David made an excellent point about putting together teams after the 2011 WNBA Draft: with 11-player rosters, figuring out the process of perfectly fitting the pieces together is arguably a challenge of greater magnitude in the WNBA than other professional sports leagues.
Looking across the league, it's clear that a number of players with ample "upside" for future performance will miss out on a roster spot purely due to teams trying to fill basic needs in the present. As more than one team can attest to based on last year, with 11-player losing even two players to injury means you can't even run full 5-on-5 drills. So perhaps the defining problem is not identifying talent in training camp or even filling the roster with talent, but figuring out how well players fit the coach's philosophy, the team's system, and each other.
That is all part of what I might consider a team's "chemistry".
Last season, I previewed WNBA teams by looking at chemistry both in terms of statistics and conversations with coaches in hopes of estimating how well a team might perform. Those analyses centered around this fundamental question (and caveat):
So in basketball terms, how can a team get to a point where they're creating some sense of "harmony" as every player turns their attention to creating something between them that has to be imagined before enacted?
Although all these dynamics that coaches face are difficult, if not impossible, to quantify fully, we might be able to approximate why a team is or isn't working well together.
I will repeat the caveat by restating it: you'd be a fool to think that you can quantify a basketball team's potential statistically, if for no other reason because it doesn't account for the interpersonal chemistry that many might argue is more important in women's basketball than men's basketball.
So with all of the disclaimers in mind and a year's worth of evidence to adjust a few things, I'm refining my thinking around a few key questions:
1. How balanced is a team's roster?
There are a few ways to think about this notion of "balance" - one is certainly in terms of depth by position and another might be what's best described as diversity in terms of player styles.
However, what turns out to be most important with rosters of 11 players is player versatility. The Seattle Storm epitomized that, perhaps to an extreme. The Storm were one of three teams without a pure scorer on the roster (the fact that the others two were Phoenix and Washington means three of the league's top three teams were without what might be described as pure scorer). Without many pure player styles by position, the Storm had a number of players who were capable of doing more than one thing on the court - point guard Sue Bird could distribute and score, Tanisha Wright was the most efficient distributor at the shooting guard spot, Swin Cash is one of the more versatile wings in the league, Camille Little was among the league's leaders in steals from the four spot, and Lauren Jackson was...Lauren Jackson.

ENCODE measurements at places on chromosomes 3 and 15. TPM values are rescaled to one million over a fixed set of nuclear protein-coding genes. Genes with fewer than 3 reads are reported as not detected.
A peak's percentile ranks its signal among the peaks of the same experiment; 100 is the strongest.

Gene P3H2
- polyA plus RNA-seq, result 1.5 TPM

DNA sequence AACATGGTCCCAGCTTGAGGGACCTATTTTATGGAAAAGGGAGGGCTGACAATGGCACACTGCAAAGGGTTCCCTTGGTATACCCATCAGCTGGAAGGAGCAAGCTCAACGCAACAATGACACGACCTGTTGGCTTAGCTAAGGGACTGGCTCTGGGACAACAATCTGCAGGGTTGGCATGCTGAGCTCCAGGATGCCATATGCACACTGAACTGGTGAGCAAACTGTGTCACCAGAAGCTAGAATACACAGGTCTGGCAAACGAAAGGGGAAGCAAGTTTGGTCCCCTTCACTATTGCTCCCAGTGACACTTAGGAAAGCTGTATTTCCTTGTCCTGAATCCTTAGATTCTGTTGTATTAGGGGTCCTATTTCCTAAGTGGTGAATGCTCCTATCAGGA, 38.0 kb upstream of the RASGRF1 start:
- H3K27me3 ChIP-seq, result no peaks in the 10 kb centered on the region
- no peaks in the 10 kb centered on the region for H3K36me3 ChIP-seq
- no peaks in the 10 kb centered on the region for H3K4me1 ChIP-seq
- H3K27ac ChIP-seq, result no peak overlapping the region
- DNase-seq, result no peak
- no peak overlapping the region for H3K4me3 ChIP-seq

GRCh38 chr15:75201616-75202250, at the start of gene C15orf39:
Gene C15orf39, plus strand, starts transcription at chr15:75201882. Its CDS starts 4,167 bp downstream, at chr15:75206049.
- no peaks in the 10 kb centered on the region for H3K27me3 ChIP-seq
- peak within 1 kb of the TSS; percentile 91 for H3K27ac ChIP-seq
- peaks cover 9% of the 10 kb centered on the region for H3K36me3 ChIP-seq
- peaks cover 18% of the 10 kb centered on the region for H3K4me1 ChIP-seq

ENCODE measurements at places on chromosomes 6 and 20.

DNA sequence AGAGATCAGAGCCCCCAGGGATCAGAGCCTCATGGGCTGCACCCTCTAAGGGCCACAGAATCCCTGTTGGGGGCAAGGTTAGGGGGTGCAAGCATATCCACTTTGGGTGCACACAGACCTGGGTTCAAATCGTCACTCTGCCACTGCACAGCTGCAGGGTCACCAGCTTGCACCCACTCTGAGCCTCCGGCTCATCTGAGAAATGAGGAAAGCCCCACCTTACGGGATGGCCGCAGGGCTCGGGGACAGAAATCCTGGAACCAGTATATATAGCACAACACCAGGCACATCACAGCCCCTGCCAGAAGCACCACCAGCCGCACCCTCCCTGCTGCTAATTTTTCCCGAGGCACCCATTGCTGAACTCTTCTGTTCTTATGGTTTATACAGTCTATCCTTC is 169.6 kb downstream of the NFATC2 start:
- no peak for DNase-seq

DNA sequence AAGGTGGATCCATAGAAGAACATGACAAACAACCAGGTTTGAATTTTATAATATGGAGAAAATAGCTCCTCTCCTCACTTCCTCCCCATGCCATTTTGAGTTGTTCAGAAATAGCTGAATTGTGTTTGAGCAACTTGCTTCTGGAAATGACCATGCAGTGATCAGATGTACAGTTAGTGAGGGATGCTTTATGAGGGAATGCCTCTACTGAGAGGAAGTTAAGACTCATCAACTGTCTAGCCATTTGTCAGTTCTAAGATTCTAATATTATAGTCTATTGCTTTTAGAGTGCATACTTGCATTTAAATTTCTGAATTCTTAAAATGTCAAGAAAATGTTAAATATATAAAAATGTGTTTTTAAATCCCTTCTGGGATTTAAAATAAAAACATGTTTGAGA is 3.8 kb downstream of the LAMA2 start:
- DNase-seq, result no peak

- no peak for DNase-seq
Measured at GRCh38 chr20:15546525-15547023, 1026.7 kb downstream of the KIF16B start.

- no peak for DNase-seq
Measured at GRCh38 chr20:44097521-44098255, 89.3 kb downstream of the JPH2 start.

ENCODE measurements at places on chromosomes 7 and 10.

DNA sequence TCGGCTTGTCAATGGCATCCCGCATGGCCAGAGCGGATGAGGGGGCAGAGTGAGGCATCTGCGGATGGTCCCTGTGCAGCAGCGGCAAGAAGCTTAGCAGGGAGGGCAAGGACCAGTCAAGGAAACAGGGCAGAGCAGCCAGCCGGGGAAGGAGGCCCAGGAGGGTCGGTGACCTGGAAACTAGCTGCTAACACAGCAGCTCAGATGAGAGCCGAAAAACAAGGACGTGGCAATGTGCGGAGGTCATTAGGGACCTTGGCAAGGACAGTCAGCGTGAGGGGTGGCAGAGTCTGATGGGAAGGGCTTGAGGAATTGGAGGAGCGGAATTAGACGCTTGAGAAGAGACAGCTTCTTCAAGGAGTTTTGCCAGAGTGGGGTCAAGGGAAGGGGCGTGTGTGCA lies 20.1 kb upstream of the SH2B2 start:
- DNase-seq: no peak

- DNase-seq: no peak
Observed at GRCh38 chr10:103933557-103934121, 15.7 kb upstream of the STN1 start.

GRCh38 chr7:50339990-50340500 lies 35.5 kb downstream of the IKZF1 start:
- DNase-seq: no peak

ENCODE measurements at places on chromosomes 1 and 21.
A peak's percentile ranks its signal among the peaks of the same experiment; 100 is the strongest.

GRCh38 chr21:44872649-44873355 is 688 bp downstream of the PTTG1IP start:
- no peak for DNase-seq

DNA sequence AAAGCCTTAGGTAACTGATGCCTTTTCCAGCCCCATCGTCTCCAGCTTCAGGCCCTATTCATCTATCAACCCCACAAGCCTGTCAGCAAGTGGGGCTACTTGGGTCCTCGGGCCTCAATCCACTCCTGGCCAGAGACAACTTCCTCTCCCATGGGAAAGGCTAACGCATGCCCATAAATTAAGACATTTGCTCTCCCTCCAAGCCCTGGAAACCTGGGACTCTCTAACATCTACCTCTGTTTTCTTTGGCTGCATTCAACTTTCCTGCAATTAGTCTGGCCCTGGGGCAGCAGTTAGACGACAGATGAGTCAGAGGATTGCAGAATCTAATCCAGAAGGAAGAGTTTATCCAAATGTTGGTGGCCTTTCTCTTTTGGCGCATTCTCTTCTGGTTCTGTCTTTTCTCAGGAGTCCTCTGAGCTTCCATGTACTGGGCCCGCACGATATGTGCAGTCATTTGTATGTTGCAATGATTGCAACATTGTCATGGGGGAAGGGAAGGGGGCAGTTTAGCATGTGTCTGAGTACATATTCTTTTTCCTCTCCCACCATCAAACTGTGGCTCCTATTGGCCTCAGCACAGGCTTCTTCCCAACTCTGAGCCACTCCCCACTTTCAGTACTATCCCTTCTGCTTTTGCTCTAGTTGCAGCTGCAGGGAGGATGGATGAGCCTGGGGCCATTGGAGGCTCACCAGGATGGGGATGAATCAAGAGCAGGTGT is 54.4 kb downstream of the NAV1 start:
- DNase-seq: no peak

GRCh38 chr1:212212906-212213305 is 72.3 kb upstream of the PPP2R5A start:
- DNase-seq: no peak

In other words, having a whole lot of different playing styles (the Indiana Fever had the most to start last season) is less important than having players who are multi-dimensional and adjust to the different things teams throw at them. But that doesn't mean player styles are useless either.
What player styles do give us is describe player tendencies in terms of how often players do things like shoot, rebound, get steals, etc. In doing so, they serve as a rough approximation of what roles players fill functionally and/or spatially as well, though not necessarily telling us how good they are at it.
So at the very basic level, you know that most traditionally successful basketball teams generally will have a distributor, two perimeter players, and two interior players. If we were to take it one level further, we can say that successful teams have personnel that help them gain advantages across the Four Factors: shooting efficiency, turnover percentage, offensive rebounding, and free throw rate. While having efficient distributors might help with a team's turnover percentage, strong interior players might help with rebounding. Anyone could help with shooting and free throw rates but if you have players who tend to look for their own scoring a lot with one might hope that they do so efficiently or else they're burning possessions.
Last year, I broke player styles down into a number of sub-types, but the four major categories will do for the following reason: good teams manage possessions well by having a unit with a combination of players that can accomplish all four of the Four Factors.
2. How well do the players complement one another?
However, even if a team is balanced on paper, there's also the matter of how well players complement one another, particularly offensively. Of course that means having a mix of players who are willing passers (high assist ratio) and able to create scoring opportunities for themselves (high usage rate) but what also matters is that each does so efficiently.